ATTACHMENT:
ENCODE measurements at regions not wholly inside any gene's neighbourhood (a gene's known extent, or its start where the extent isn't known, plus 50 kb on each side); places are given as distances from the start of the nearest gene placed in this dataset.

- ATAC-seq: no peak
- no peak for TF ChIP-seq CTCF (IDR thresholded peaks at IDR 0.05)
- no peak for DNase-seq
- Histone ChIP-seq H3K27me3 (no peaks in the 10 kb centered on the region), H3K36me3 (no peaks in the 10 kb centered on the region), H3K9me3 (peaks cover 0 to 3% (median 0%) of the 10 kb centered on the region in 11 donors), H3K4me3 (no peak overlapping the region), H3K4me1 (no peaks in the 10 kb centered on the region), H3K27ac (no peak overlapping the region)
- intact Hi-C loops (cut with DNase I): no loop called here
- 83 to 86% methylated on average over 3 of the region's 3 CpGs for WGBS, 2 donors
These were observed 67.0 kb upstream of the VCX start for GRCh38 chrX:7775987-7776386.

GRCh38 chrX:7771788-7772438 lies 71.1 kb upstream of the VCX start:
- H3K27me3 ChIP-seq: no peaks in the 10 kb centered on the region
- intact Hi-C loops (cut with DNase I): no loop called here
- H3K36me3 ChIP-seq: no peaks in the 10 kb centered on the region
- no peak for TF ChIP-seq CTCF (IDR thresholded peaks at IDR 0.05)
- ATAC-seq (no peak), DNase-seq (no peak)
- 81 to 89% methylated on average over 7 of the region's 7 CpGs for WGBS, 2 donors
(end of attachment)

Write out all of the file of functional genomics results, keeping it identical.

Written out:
ENCODE measurements at regions not wholly inside any gene's neighbourhood (a gene's known extent, or its start where the extent isn't known, plus 50 kb on each side); places are given as distances from the start of the nearest gene placed in this dataset.

- ATAC-seq: no peak
- no peak for TF ChIP-seq CTCF (IDR thresholded peaks at IDR 0.05)
- no peak for DNase-seq
- Histone ChIP-seq H3K27me3 (no peaks in the 10 kb centered on the region), H3K36me3 (no peaks in the 10 kb centered on the region), H3K9me3 (peaks cover 0 to 3% (median 0%) of the 10 kb centered on the region in 11 donors), H3K4me3 (no peak overlapping the region), H3K4me1 (no peaks in the 10 kb centered on the region), H3K27ac (no peak overlapping the region)
- intact Hi-C loops (cut with DNase I): no loop called here
- 83 to 86% methylated on average over 3 of the region's 3 CpGs for WGBS, 2 donors
These were observed 67.0 kb upstream of the VCX start for GRCh38 chrX:7775987-7776386.

GRCh38 chrX:7771788-7772438 lies 71.1 kb upstream of the VCX start:
- H3K27me3 ChIP-seq: no peaks in the 10 kb centered on the region
- intact Hi-C loops (cut with DNase I): no loop called here
- H3K36me3 ChIP-seq: no peaks in the 10 kb centered on the region
- no peak for TF ChIP-seq CTCF (IDR thresholded peaks at IDR 0.05)
- ATAC-seq (no peak), DNase-seq (no peak)
- 81 to 89% methylated on average over 7 of the region's 7 CpGs for WGBS, 2 donors